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Old 07-01-2007, 12:42 AM   #1
rajaniyer123
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Diff Between /dev/zero & /dev/null


Hi

As I would like to know the difference between

cp /dev/zero /var/tmp/testfile
cp /dev/null /var/tmp/testfile

with ref of the starving the system of its resources


Thanks
Rajan
 
Old 07-01-2007, 01:41 AM   #2
IBall
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(From Wikipedia)
/dev/zero provides as many ASCII null characters as read from it. The characters returned are 0x00, not the letter 0. Any writes to /dev/zero are successful, with no other side effects.

/dev/null can not be read from - any reads will return an EOF.

Now, why would you want to starve the system of its resources? This sounds suspiciously like hacking to me, which is not acceptable at LQ.

--Ian
 
Old 07-01-2007, 01:54 AM   #3
jschiwal
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/dev/null is a sink. It is commonly used to redirect stderr to. In a cron script, you can't write to the console so you would redirect both stdout and stderr to /dev/null.

/dev/zero is a source of 0 bytes. You can use it when creating a zeroed out file, which can then be used to create a filesystem on:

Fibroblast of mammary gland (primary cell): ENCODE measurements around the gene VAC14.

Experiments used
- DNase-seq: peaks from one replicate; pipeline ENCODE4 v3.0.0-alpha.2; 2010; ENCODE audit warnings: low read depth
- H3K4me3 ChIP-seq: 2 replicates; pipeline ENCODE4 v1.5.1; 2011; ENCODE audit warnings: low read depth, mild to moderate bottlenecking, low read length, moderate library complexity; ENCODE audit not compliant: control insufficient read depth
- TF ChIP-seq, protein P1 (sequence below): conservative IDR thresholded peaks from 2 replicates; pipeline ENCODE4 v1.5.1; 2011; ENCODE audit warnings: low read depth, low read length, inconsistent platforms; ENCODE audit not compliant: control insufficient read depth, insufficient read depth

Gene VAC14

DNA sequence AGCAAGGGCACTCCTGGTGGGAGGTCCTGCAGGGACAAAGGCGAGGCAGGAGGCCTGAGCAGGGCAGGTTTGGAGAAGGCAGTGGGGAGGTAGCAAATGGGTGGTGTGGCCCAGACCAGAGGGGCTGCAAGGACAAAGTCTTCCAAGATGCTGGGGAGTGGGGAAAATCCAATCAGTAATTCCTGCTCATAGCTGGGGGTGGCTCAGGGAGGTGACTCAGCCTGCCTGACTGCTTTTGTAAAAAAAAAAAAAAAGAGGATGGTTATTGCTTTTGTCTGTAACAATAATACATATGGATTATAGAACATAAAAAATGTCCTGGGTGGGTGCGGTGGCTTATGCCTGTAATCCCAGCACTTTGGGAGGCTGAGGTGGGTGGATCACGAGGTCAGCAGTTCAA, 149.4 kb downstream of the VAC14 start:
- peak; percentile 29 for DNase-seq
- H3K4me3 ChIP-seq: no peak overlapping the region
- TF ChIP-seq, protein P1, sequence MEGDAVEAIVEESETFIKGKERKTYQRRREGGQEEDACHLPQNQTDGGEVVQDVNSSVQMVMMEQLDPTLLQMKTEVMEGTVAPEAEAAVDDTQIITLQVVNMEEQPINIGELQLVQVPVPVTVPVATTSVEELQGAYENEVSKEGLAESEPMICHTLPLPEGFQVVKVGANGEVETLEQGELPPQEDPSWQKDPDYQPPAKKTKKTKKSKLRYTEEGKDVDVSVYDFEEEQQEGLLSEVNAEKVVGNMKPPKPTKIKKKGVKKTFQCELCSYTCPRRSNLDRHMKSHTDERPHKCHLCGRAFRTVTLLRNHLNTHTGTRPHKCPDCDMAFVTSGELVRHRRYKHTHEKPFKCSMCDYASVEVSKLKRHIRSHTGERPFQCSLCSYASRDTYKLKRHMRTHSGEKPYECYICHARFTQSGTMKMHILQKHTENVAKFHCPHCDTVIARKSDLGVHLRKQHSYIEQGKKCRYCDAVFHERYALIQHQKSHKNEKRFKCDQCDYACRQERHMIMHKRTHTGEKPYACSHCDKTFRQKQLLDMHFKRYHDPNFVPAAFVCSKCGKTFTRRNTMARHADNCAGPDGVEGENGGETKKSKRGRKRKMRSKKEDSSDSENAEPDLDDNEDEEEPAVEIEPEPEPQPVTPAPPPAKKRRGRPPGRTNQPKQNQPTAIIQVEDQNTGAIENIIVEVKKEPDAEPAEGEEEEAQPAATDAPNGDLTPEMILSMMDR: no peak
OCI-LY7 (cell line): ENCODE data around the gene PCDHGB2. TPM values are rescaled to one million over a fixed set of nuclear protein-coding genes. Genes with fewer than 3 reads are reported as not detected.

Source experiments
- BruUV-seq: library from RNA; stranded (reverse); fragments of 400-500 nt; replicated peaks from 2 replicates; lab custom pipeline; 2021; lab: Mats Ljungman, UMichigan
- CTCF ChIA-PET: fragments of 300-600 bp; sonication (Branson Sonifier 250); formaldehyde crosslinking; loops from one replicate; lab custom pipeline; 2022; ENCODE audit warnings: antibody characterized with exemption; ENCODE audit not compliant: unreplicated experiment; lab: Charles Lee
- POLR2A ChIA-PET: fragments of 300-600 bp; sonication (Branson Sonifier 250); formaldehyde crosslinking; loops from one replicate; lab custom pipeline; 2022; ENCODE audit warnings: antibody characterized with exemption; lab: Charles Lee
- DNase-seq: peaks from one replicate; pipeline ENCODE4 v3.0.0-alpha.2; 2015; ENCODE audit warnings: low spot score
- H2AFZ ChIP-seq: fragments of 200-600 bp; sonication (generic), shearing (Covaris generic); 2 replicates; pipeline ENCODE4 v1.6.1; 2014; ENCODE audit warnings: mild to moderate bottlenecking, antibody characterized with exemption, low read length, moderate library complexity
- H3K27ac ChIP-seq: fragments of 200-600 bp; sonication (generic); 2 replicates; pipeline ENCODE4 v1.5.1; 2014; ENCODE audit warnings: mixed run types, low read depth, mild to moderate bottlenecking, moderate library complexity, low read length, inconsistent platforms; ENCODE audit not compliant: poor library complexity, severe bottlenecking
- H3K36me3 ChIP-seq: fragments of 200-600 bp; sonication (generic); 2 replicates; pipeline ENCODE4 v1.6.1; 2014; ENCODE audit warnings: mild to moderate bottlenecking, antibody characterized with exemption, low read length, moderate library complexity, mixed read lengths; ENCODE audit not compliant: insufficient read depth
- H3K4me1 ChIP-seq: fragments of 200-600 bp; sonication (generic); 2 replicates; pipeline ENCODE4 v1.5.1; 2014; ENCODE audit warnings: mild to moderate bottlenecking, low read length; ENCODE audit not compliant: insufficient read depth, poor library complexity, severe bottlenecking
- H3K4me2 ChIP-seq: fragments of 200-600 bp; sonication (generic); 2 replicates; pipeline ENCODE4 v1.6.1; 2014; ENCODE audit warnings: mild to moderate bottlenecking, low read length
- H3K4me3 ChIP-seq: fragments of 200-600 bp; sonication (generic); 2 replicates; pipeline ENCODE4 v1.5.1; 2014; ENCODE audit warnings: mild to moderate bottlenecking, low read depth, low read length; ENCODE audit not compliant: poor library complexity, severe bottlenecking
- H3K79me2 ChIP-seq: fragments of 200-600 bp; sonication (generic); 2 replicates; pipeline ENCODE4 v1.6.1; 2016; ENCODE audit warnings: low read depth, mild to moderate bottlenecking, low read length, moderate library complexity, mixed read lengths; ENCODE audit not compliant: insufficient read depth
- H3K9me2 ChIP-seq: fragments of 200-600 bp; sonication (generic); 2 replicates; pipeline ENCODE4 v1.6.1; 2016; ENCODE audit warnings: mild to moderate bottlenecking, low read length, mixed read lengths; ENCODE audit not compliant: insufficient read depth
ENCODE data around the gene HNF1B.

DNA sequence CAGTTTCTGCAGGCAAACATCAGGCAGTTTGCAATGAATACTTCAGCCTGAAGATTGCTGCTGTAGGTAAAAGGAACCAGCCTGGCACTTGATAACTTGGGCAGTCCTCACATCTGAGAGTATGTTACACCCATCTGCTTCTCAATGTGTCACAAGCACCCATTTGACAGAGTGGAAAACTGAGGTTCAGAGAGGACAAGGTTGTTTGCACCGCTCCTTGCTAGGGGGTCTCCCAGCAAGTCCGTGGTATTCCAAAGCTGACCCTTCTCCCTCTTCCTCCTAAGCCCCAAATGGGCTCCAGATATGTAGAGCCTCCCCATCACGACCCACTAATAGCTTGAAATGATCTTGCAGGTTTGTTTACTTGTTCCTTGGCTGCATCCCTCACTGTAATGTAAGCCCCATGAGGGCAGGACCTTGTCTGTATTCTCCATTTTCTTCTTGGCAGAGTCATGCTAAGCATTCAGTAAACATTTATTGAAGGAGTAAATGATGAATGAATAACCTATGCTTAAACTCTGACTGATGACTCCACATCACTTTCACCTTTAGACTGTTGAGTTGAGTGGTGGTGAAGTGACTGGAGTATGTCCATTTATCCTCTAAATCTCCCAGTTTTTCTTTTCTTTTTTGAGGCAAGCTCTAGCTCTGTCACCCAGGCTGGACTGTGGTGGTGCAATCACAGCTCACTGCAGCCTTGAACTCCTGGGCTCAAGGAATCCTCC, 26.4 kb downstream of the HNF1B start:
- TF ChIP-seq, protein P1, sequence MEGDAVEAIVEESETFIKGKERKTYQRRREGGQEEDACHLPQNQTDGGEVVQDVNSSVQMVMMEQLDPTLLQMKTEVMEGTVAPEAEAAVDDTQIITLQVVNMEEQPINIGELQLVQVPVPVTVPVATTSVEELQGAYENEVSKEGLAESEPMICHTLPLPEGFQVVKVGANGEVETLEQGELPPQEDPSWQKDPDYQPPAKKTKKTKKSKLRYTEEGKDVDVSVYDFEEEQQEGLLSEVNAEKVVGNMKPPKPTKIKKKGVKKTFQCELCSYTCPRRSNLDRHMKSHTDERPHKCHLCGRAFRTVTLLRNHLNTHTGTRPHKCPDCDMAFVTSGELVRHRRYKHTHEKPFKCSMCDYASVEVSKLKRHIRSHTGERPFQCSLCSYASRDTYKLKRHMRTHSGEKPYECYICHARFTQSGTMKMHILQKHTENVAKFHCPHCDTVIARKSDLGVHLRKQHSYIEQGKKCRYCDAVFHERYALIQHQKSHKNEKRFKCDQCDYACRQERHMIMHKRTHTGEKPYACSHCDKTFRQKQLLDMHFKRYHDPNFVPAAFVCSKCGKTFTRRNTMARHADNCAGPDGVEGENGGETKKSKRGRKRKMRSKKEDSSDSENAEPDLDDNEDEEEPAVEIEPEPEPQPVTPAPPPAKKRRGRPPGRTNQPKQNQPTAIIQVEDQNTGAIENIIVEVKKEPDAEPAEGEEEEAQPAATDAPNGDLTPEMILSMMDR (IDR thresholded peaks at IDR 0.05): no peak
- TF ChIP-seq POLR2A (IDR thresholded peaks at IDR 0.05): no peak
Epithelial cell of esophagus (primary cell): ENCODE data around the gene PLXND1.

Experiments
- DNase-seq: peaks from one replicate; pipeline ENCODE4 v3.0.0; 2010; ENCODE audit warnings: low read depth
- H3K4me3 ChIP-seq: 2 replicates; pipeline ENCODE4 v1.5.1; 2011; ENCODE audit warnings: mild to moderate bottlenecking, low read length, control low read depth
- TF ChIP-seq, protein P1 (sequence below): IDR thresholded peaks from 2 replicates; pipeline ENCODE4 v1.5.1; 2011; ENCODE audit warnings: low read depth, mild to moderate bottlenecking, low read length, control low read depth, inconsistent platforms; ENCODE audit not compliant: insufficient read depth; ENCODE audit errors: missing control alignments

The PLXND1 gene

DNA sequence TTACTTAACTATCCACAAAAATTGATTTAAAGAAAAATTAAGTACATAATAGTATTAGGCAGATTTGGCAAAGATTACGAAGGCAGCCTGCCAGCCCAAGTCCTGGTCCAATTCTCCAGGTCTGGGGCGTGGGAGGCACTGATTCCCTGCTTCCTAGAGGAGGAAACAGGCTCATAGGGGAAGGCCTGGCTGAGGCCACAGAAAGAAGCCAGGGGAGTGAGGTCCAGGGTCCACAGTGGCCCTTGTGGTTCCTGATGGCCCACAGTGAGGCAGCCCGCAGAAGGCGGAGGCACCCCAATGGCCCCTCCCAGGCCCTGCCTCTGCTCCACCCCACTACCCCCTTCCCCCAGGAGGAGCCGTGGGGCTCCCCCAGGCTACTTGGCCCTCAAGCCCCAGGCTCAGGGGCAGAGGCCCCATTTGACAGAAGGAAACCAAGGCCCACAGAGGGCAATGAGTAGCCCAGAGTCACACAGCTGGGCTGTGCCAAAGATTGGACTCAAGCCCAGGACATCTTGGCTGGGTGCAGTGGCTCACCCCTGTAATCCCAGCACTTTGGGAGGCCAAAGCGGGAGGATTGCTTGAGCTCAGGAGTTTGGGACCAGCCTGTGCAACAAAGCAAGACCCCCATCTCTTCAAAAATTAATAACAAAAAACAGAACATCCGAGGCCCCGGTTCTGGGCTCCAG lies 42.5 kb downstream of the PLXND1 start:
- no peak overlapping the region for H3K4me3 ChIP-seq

dd if=/dev/zero of=imagefile bs=512 count=$((2*1024*64))
/sbin/mkfs.ext3 imagefile

Now you have an image file you can mount using the loopback device:
sudo mount -t ext3 image.img mountdir/ -o loop
sudo chown username:username mountdir
sudo chmod 007 mountdir

----

Sorry Iball, you posted your message first, and I was too dense to notice the potential hacking aspect of the question.

Last edited by jschiwal; 07-01-2007 at 01:56 AM.
 
Old 07-01-2007, 04:46 AM   #4
jlliagre
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Quote:
Originally Posted by jschiwal
/dev/zero is a source of 0 bytes. You can use it when creating a zeroed out file, which can then be used to create a filesystem on:
dd if=/dev/zero of=imagefile bs=512 count=$((2*1024*64))
/sbin/mkfs.ext3 imagefile

Now you have an image file you can mount using the loopback device:
sudo mount -t ext3 image.img mountdir/ -o loop
sudo chown username:username mountdir
sudo chmod 007 mountdir
Please note that while a good example of /dev/zero use, these commands are more or less Linux specific.
Here is what I would do to achieve the same result under Solaris
Code:
mkfile -n $((2*1024*64*512)) imagefile
device=$(lofiadm -a $PWD/imagefile)
rdevice=$(echo $device | sed 's/lofi/rlofi/')
yes | newfs $rdevice
mountdir=/mnt/image
mkdir $mountdir
mount $device $mountdir
chown username:groupname $mountdir
chmod 0700 $mountdir
Or with ZFS, the quite simpler:
Code:
mkfile -n $((2*1024*64*512)) imagefile
zpool create imagefile
About the resource starving question, "cp /dev/zero ..." will eventually fill up the target filesystem unless quotas are in place.
OTOH "cp /dev/null ..." would create an empty file. No big deal.

Last edited by jlliagre; 07-01-2007 at 05:35 AM.
 
Old 07-02-2007, 07:09 AM   #5
jschiwal
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Quote:
Originally Posted by jlliagre
Please note that while a good example of /dev/zero use, these commands are more or less Linux specific.
Here is what I would do to achieve the same result under Solaris
Thanks for that. I used the rss feed in firefox and failed to notice the forum I was in.
 
  


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